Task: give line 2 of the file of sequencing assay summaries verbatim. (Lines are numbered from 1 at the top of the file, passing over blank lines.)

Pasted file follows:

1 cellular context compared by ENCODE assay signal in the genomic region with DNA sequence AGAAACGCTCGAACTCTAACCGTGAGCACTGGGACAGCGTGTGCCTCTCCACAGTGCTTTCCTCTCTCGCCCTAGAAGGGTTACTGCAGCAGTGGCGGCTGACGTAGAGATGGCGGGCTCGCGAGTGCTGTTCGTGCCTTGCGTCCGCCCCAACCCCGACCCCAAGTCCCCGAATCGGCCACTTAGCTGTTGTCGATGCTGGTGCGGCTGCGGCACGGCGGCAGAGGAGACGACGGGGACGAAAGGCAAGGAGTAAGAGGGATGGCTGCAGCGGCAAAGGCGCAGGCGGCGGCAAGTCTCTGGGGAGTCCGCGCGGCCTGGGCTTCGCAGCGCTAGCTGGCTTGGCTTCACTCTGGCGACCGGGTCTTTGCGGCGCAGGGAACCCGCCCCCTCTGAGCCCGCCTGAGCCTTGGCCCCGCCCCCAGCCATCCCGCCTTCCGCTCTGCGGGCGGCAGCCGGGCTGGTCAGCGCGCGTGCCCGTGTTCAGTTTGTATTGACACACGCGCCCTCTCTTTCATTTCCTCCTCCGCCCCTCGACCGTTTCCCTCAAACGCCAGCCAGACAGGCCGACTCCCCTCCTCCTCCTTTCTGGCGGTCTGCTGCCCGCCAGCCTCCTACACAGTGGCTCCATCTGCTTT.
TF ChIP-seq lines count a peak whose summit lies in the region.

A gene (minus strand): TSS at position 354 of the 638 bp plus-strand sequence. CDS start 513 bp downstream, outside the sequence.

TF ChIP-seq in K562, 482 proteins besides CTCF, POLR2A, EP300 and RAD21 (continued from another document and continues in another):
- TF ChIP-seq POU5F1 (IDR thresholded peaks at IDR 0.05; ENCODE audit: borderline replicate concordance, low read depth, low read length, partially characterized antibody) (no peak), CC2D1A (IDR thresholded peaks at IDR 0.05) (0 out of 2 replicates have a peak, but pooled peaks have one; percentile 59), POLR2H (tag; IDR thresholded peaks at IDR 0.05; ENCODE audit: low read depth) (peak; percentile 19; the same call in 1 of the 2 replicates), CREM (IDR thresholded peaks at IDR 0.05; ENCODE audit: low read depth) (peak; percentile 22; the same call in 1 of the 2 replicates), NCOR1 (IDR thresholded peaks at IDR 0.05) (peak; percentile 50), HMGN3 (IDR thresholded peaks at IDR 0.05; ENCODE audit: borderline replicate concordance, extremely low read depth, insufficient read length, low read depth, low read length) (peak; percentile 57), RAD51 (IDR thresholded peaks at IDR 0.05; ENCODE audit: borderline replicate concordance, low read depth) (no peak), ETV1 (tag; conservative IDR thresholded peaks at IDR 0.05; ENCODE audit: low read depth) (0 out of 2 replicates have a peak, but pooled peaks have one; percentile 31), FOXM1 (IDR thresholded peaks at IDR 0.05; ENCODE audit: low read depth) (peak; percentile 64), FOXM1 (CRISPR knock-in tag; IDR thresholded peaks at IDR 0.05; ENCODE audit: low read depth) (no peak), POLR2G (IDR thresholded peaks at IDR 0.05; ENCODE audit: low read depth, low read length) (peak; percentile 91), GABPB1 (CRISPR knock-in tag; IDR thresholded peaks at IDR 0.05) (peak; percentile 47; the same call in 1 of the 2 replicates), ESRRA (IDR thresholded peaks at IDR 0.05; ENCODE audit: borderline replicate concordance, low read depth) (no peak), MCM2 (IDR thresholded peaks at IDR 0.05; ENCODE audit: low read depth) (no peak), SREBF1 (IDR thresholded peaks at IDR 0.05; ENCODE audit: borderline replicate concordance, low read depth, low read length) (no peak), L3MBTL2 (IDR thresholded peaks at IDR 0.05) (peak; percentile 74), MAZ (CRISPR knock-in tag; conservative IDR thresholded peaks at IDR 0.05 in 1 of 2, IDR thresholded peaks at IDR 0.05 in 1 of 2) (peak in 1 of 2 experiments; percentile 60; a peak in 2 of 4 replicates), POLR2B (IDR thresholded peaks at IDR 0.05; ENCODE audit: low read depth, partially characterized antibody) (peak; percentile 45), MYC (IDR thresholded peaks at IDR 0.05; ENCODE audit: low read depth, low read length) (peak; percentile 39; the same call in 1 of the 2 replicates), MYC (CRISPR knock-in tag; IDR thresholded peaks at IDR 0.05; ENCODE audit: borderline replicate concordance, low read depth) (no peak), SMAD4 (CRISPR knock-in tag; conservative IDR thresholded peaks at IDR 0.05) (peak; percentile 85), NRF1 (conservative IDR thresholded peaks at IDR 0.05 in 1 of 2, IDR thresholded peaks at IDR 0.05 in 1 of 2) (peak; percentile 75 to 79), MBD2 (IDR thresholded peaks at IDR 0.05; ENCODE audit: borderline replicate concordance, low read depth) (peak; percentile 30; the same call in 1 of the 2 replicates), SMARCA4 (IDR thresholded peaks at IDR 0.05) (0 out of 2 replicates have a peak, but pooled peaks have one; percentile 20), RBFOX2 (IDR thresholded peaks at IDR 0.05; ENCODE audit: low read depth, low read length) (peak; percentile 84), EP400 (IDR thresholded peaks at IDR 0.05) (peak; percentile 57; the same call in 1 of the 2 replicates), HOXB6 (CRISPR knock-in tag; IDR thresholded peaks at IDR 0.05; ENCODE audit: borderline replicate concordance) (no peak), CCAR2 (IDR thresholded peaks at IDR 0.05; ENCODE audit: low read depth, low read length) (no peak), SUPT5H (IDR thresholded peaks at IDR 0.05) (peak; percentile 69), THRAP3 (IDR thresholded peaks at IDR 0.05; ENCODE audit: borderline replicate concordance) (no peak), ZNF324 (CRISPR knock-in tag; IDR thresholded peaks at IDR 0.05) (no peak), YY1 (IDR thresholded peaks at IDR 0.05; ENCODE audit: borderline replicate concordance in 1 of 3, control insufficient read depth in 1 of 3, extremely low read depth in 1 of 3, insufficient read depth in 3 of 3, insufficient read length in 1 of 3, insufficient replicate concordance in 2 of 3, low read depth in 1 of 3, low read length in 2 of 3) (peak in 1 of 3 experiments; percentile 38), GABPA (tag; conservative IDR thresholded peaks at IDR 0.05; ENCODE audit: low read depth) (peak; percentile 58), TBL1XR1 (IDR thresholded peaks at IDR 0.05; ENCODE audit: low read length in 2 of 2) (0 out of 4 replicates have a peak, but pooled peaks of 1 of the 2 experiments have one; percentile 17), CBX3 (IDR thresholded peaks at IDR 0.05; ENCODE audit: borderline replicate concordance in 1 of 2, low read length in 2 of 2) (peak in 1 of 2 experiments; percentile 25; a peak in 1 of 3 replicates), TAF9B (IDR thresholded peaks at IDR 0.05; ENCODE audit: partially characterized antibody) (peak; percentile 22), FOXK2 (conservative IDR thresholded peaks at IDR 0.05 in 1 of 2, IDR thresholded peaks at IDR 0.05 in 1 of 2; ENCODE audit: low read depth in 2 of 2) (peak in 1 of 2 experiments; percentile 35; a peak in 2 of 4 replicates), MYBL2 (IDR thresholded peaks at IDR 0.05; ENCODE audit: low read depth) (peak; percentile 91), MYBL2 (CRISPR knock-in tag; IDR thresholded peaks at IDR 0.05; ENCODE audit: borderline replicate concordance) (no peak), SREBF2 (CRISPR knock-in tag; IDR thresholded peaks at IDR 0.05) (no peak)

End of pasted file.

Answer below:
TF ChIP-seq lines count a peak whose summit lies in the region.